NDP MLAs went on a pre-election spending spree last summer that may have broken B.C. Legislature rules.
An analysis by theBreaker.news of invoices shows that nearly all of the 19 MLAs involved in a targeted mass-mailing represented ridings the party feared losing.
Together they combined for almost $145,000 taken from the Legislature budget to pay for printing and mailing letters, leaflets and postcards to constituents in the days before Premier John Horgan called a snap election.
On Sept. 22, the day after the Legislature was dissolved for the Oct. 24 election, contractor Mail-O-Matic Services Ltd. of Burnaby invoiced the NDP Government Caucus for $52,157.24. The invoice shows $92,647.80 was already paid.
Caucus spokesman Ed May said “all mailings are in full compliance with Legislature rules, and that no mailings occurred during the election period. The invoice you referenced was for mailings that occurred prior to that date.”
However, the Legislature handbook for MLAs includes a section titled “Use of Constituency Office Allowance” which governs spending on newsletters, household flyers, or advertisements in print, online or broadcast outlets, but with strings attached.
States the handbook: “The content of these advertisements and messages is restricted to announcing or reporting on constituency office activities, how to contact the Member, the role played by the Member in the legislative process, and services provided by the Member to constituents. Members may not use constituency office resources or funds to distribute or mail physical or digital content which promotes partisan or political messages or solicits financial support.”
NDP Government House Leader Mike Farnworth, who is a member of the Legislative Assembly Management Committee, did not respond for comment.
Of the $78,387 in postage charges listed on the Mail-O-Matic invoice, Courtenay-Comox’s Ronna-Rae Leonard was the biggest spender at $7,511.45. Leonard swung the BC Liberal riding to the NDP in 2017 by just 189 votes.
After a 200-vote loss in 2013, Jagrup Brar turned Surrey-Fleetwood into an NDP riding in 2017. The postcard in his mailing contained generic, non-local messages about healthcare and education and a quote and photo of Dr. Bonnie Henry. The letter lauds Premier John Horgan and Health Minister Adrian Dix and promotes the NDP government’s restart plan. Brar’s mailing cost $3,290.94 in postage fees.
The Canadian Taxpayers’ Federation’s B.C. Director said what the NDP did is part of a concerning federal and provincial trend across the political spectrum. Kris Sims said it is “disappointing” and called on the NDP to repay the treasury.
“We’d like to see it stop,” Sims said in an interview. “I was born in the morning, but I wasn’t born this morning. Most common-sense people know if you’re ramping up to an election, you shouldn’t get a whole bunch of stuff printed with your name on it, if your name is going to be on the ballot.”
Sims wondered why the NDP couldn’t make do with what it already had. The party already received the $1.6 million per-vote subsidy that replaced corporate and union donations and raised $6.3 million in donations from supporters during 2020.
The disclosures also show that Vancouver-Fraserview MLA George Chow was charged $10,269 by Outfront Advertising for six transit shelter ads in his riding beginning Sept. 14. Chow’s poster ad referred to the NDP government’s bailout funding to TransLink. Meanwhile, two MLAs bought bulk masks that were branded with their names for giveaway in-person and by direct mail.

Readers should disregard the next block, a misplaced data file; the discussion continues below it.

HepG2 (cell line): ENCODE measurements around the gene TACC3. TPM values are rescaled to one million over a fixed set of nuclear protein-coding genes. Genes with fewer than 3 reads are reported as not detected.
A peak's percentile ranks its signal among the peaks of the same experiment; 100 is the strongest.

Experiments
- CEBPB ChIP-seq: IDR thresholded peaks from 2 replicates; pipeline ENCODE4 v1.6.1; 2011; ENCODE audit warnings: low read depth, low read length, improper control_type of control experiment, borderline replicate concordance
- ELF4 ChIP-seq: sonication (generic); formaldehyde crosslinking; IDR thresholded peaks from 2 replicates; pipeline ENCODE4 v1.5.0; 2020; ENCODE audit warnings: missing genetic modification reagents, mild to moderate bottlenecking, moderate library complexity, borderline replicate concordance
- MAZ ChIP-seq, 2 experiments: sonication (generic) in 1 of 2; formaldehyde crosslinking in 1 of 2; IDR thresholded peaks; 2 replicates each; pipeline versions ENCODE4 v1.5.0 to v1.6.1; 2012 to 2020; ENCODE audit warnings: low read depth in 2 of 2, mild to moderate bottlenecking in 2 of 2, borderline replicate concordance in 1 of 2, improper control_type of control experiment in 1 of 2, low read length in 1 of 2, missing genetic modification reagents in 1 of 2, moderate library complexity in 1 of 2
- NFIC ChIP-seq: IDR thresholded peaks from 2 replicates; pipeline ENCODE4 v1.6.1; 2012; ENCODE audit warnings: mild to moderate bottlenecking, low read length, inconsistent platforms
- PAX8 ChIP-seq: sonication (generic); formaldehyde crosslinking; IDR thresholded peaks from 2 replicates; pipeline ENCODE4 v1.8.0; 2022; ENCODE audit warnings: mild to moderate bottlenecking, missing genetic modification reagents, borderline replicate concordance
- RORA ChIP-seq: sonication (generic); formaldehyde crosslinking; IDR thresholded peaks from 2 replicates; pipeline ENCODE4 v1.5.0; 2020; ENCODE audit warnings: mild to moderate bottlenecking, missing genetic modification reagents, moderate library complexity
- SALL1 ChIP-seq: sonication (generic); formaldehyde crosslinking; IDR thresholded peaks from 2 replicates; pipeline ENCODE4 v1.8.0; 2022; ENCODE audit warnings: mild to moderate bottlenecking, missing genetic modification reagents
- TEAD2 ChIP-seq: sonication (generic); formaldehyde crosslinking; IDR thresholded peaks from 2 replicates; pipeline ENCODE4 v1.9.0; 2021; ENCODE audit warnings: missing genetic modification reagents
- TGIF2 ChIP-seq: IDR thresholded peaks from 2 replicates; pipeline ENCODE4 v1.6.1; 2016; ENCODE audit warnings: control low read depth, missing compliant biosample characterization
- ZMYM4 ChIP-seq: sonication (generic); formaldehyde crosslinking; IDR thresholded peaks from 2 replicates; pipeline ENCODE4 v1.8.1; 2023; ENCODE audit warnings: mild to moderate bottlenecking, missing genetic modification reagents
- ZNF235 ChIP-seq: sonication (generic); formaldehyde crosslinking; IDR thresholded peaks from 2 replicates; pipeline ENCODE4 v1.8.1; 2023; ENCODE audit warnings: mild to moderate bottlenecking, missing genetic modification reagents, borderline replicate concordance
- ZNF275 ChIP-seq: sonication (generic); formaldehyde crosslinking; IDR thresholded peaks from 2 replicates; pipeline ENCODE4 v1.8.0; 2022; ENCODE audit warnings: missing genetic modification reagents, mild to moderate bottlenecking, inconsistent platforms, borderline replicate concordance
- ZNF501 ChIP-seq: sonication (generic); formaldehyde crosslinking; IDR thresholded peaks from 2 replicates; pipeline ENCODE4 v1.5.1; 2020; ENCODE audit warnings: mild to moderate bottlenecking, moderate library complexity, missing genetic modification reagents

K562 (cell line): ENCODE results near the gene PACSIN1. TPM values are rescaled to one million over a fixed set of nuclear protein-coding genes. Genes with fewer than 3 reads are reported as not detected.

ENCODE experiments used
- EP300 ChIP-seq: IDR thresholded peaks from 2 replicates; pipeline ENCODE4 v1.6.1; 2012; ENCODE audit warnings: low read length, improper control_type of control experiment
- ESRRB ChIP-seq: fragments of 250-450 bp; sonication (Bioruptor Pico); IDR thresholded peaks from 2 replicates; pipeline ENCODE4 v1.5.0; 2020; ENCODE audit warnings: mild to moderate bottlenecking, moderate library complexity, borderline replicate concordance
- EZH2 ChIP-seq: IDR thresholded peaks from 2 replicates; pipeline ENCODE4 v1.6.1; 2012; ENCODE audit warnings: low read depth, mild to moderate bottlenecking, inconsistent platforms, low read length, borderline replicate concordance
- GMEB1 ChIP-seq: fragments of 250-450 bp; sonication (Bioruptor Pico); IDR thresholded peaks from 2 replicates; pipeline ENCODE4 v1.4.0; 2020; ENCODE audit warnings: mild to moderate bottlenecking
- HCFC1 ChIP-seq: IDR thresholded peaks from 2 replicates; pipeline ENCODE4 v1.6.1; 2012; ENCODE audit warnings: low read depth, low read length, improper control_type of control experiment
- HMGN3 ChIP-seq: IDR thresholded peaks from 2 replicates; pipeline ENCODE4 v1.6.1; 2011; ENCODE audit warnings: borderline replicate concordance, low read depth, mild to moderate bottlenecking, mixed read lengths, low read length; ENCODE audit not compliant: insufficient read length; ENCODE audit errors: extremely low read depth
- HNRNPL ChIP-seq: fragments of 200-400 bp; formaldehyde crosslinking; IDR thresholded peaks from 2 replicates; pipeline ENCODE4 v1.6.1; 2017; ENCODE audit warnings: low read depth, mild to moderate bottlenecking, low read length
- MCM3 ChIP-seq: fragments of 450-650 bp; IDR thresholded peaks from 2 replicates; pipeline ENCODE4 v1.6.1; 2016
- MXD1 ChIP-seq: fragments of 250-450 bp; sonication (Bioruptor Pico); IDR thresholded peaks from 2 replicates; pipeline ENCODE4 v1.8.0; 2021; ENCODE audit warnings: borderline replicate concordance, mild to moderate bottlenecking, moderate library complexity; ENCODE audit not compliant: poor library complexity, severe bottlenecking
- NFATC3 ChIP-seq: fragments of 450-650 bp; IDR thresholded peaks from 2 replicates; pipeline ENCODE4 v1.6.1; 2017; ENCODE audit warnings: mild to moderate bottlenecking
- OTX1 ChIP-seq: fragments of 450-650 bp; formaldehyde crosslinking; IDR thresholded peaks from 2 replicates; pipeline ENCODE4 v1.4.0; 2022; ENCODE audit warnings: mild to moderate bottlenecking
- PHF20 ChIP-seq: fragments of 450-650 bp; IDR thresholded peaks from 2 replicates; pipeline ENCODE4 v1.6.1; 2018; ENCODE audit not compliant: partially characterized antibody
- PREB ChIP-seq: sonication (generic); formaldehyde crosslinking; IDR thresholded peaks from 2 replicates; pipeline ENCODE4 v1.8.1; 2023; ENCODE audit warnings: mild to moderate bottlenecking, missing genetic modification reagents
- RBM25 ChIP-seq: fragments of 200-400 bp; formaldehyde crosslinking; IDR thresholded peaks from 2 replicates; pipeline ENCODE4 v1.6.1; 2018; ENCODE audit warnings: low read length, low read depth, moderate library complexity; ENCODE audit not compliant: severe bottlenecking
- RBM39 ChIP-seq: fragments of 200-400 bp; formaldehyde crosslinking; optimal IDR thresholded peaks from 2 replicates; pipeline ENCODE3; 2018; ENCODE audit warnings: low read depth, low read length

North Vancouver-Lonsdale’s Bowinn Ma, who upset a BC Liberal in 2017, ordered 3,000 custom facemasks from Dad’s Printing on July 27 for $10,416 and 2,000 adjustable earloop facemasks for $8,187.20 on Aug. 31 from Dad’s. The prices also included polybagging.
Ma promoted the second shipment of masks on Sept. 1, exactly three weeks before Horgan made her riding his first Lower Mainland campaign stop.
Delta North’s Ravi Kahlon, who also beat a BC Liberal in 2017, spent $11,648 on 4,000 masks from Dad’s Printing on Aug. 5.
Neither Ma nor Kahlon responded for comment.
“Advertisements are common and regular costs for any MLA office and appear on a variety of platforms and products,” May said.
Sims suggested Ma and Kahlon could have given away masks without using the items for campaign brand-building.
“Who doesn’t want a free mask? Lots of people are really worried, it’s a good way of building community,” Sims said. “But why not just put the B.C. logo on it then? Why do you need to put your name on it?”
Throughout last summer, Horgan played coy when asked by reporters if he would call an election one year early, during the pandemic. Meanwhile, the party left a trail of breadcrumbs about its intention to break the confidence and supply agreement with the Green Party in order to gain a majority.
In early June, it held a series of campaign planning and training seminars for party workers. One of the sessions was about socially distant campaign tactics.
In late June, the government communications department held a series of economic restart telephone town hall sessions that showcased NDP MLAs who defeated BC Liberals in 2017.
The party advertised on its website to find local campaign contractors with an August deadline for job applicants.
Meanwhile, Horgan’s deputy minister Don Wright was in touch with Elections BC head Anton Boegman to explore election dates in October and pandemic protocol voting logistics.
The MLAs’ advertising and promotional spending may also have been a function of incumbent politicians worried that their name recognition had declined. The pandemic summer went by without the usual personal appearances with crowds at community parades and picnics.
But the spending also happened after Finance Minister Carole James revealed the shocking, record $12.5 billion deficit in July.
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